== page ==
The Oratorio Society of NY choir and orchestra before the start of concert last night at Carnegie Hall, NYC. (Photo by Manuel Caballero)
ON MY WATCH
BY MANUEL L. CABALLERO
"AND HE SHALL REIGN FOR EVER AND EVER...HALLELUJAH"; MERRY CHRISTMAS TO THE ROBREDOS IN THE US
It's the week before Christmas. MERRY CHRISTMAS to all readers of "On My Watch".
We also extend Christmas greetings to the Robredos who are spending the Holidays with relatives in NJ.
Our subject is about the 281-year-old oratorio, (extensive musical work intended for voice and orchestra) titled Messiah.
Messiah is an English-language oratorio composed in 1741 by George Frideric Handel. The text was compiled from the King James Bible and the Coverdale Psalter by Charles Jennens. It was first performed in Dublin in 1742 and received its London premiere nearly a year later. (Wikipedia).
The 260-page Messiah has 3 parts. First part is the Nativity or the birth of Jesus. Second part is about the Crucifixion and Resurrection. The 3rd part is the relevance of the⁰ oratorio Messiah to Christianity.
Part of this oratorio is Hallelujah, a choir song that has been popular for over 200 years.
Last night, I watched Messiah at the famed Carnegie Hall in New York City. The concert was organized by the Oratorio Society of New York.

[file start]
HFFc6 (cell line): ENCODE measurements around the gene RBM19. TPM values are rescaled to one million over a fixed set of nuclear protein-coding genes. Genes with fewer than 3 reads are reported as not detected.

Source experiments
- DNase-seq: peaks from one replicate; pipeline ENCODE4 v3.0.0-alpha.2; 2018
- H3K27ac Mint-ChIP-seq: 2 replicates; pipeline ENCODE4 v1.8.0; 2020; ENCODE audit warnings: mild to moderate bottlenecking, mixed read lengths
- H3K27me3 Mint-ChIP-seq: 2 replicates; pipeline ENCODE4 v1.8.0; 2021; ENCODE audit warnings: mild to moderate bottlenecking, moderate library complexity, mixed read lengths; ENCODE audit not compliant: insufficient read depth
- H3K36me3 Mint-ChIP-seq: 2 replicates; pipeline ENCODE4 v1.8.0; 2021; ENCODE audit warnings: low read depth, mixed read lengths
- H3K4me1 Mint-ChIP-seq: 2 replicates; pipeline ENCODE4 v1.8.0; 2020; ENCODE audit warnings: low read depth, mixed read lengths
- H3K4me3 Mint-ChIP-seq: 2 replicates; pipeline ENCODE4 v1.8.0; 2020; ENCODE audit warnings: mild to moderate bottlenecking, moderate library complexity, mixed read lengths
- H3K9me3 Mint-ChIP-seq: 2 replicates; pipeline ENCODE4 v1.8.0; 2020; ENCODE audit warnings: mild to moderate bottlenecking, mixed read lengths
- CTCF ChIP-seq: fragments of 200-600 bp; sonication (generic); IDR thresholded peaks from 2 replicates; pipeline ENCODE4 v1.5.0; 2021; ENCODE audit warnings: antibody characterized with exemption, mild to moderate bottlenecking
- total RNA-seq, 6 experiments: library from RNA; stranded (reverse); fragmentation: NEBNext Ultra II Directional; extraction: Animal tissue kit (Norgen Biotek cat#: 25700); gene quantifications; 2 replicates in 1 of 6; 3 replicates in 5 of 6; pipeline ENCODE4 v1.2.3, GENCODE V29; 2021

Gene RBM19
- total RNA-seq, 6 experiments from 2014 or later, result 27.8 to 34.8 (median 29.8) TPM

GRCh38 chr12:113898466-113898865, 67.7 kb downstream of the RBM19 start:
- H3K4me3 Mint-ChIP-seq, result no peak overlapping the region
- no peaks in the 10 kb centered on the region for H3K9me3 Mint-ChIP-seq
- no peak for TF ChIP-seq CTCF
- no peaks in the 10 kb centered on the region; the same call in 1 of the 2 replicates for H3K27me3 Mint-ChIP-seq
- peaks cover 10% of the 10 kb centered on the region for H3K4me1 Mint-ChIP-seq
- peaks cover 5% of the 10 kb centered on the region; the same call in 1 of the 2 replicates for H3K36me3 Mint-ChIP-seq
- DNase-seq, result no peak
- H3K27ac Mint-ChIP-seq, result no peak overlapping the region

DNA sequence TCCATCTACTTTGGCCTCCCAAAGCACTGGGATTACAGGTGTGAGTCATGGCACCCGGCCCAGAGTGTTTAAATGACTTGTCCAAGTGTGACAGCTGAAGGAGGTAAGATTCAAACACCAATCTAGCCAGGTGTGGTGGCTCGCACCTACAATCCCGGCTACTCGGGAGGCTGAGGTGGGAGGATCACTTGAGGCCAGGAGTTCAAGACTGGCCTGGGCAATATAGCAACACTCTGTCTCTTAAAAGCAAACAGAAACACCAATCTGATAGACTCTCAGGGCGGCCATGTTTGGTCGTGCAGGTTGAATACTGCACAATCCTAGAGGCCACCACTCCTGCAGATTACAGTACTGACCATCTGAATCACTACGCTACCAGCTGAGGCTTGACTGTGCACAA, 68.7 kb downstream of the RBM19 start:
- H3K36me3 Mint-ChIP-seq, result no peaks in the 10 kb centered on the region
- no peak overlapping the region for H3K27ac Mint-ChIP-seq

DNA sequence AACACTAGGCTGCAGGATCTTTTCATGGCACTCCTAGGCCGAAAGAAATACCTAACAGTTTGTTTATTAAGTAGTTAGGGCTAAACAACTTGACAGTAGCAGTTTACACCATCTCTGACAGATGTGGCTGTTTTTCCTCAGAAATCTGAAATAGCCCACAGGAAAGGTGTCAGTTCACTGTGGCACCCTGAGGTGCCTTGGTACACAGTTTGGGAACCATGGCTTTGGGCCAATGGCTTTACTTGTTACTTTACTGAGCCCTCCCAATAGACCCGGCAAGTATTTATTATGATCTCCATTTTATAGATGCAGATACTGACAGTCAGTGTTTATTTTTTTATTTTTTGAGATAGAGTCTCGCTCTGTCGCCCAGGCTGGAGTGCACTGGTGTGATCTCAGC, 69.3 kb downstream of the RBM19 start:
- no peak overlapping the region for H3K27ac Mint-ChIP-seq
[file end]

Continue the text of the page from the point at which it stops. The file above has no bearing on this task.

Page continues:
The performers were world- class. There were around 150 choir singers, about 40 symphony musicians including the conductor and 4 soloists.
As in any Messiah concert, the most enjoyed was the choir singing of Hallelujah. Some of you (I didn't) might be aware that the audience stands up once this piece is sung. (There is a story why. That during the first Messiah concert in London, King Charles, who was in the audience, stood up in awe when the choir sang Hallelujah. Out of respect for the King, the people in the audience reportedly stood up also. It became a practice since).
At the end of last night's concert, the performers were given standing ovation for 15 minutes.
The concert was an awesome introduction to Christmas.
Again, have a Merry Christmas, folks! Let's prepare for the birth of the King of Kings who, as the oratorio says, "shall reign for ever and ever." Hallelujah!
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